A crankcase is the housing for the crankshaft in a reciprocating internal combustion engine. In most modern engines, the crankcase is integrated into the engine block.

Two-stroke engines typically use a crankcase-compression design, resulting in the fuel/air mixture passing through the crankcase before entering the cylinder(s). This design of the engine does not include an oil sump in the crankcase.

Four-stroke engines typically have an oil sump at the bottom of the crankcase and the majority of the engine's oil is held within the crankcase. The fuel/air mixture does not pass through the crankcase in a four-stroke engine, however a small amount of exhaust gasses often enter as "blow-by" from the combustion chamber.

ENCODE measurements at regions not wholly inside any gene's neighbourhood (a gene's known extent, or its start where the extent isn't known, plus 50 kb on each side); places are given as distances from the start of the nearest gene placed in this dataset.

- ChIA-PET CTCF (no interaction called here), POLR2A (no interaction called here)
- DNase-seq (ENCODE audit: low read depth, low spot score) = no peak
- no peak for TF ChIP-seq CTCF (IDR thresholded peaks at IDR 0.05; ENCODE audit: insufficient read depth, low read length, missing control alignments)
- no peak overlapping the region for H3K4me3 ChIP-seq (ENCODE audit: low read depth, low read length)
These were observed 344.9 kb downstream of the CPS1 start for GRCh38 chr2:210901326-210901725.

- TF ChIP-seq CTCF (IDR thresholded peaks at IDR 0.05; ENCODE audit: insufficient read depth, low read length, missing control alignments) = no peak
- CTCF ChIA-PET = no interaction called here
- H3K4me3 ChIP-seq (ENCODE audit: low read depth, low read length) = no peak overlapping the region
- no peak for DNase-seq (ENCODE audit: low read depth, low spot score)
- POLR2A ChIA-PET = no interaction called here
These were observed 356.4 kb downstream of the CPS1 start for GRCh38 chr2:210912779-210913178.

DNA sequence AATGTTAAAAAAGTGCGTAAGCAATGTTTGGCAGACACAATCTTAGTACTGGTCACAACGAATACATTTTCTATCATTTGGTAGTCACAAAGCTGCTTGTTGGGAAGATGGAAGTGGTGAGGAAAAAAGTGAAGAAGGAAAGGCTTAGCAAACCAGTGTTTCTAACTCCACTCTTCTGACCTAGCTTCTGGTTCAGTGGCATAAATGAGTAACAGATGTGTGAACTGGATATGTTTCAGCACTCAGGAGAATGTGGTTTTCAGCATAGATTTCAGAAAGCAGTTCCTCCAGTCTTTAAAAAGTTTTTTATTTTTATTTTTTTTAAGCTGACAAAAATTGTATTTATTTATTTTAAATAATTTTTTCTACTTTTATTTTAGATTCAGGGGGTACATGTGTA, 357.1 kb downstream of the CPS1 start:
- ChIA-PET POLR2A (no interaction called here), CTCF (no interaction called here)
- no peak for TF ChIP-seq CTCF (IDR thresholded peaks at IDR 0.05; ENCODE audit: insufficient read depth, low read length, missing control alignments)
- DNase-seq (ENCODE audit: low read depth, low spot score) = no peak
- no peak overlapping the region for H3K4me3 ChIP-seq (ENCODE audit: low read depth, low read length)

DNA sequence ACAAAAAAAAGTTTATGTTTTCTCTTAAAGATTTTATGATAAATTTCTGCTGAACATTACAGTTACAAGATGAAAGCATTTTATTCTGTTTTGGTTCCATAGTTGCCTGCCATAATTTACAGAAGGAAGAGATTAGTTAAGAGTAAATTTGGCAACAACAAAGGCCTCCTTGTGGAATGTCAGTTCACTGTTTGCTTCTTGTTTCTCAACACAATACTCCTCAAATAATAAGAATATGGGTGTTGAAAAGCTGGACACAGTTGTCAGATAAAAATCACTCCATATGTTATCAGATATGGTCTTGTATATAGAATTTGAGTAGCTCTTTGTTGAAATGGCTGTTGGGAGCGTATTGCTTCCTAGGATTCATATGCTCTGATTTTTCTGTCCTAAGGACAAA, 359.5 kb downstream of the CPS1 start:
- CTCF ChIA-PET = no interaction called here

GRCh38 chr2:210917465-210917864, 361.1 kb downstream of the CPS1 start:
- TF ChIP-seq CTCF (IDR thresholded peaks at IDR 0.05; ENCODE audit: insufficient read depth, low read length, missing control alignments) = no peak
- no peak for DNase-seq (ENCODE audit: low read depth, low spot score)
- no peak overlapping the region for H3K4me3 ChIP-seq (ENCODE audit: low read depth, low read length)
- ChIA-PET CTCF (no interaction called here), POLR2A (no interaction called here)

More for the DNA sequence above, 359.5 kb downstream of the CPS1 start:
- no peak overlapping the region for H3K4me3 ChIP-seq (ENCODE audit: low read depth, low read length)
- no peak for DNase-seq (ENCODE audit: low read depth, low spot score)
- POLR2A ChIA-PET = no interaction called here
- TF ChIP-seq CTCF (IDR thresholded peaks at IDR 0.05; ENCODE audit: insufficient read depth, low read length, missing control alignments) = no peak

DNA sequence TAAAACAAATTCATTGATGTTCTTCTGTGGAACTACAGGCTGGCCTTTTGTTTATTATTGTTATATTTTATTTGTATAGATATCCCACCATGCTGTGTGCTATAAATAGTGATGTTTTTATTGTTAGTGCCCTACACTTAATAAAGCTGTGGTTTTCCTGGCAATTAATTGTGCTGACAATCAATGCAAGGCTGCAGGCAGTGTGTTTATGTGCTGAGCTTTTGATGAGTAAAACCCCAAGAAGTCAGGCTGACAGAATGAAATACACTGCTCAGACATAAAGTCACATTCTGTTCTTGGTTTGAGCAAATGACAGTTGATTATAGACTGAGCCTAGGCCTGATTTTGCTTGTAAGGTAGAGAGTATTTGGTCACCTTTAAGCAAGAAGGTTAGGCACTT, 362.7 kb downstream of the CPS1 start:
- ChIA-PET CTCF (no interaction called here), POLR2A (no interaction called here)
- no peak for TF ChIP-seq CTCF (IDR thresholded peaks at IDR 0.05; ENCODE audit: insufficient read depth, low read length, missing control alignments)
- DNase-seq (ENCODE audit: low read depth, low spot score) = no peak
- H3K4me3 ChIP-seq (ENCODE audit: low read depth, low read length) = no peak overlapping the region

The crankcase often forms the lower half of the main bearing journals (with the bearing caps forming the other half), although in some engines the crankcase completely surrounds the main bearing journals.

An open-crank engine has no crankcase. This design was used in early engines and remains in use in some large diesel engines, such as used in ships.

Cooling system